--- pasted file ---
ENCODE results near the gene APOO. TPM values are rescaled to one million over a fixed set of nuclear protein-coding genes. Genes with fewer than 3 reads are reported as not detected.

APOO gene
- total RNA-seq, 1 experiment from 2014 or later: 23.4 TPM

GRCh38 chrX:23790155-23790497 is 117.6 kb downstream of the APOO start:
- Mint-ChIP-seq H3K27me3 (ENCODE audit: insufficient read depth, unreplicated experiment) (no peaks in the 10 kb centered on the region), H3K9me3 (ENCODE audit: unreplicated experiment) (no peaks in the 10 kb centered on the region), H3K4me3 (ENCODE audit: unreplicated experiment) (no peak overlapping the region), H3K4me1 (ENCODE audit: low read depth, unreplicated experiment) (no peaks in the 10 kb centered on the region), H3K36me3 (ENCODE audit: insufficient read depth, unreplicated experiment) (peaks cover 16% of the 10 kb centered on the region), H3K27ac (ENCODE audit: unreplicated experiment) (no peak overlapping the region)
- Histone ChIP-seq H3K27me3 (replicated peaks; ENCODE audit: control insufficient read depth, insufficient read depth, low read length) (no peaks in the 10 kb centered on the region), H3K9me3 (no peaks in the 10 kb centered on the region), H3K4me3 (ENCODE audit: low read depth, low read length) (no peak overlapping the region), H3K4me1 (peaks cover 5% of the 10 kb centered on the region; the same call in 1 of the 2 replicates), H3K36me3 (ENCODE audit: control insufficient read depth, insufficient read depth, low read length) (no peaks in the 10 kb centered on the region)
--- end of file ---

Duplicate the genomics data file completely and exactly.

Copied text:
ENCODE results near the gene APOO. TPM values are rescaled to one million over a fixed set of nuclear protein-coding genes. Genes with fewer than 3 reads are reported as not detected.

APOO gene
- total RNA-seq, 1 experiment from 2014 or later: 23.4 TPM

GRCh38 chrX:23790155-23790497 is 117.6 kb downstream of the APOO start:
- Mint-ChIP-seq H3K27me3 (ENCODE audit: insufficient read depth, unreplicated experiment) (no peaks in the 10 kb centered on the region), H3K9me3 (ENCODE audit: unreplicated experiment) (no peaks in the 10 kb centered on the region), H3K4me3 (ENCODE audit: unreplicated experiment) (no peak overlapping the region), H3K4me1 (ENCODE audit: low read depth, unreplicated experiment) (no peaks in the 10 kb centered on the region), H3K36me3 (ENCODE audit: insufficient read depth, unreplicated experiment) (peaks cover 16% of the 10 kb centered on the region), H3K27ac (ENCODE audit: unreplicated experiment) (no peak overlapping the region)
- Histone ChIP-seq H3K27me3 (replicated peaks; ENCODE audit: control insufficient read depth, insufficient read depth, low read length) (no peaks in the 10 kb centered on the region), H3K9me3 (no peaks in the 10 kb centered on the region), H3K4me3 (ENCODE audit: low read depth, low read length) (no peak overlapping the region), H3K4me1 (peaks cover 5% of the 10 kb centered on the region; the same call in 1 of the 2 replicates), H3K36me3 (ENCODE audit: control insufficient read depth, insufficient read depth, low read length) (no peaks in the 10 kb centered on the region)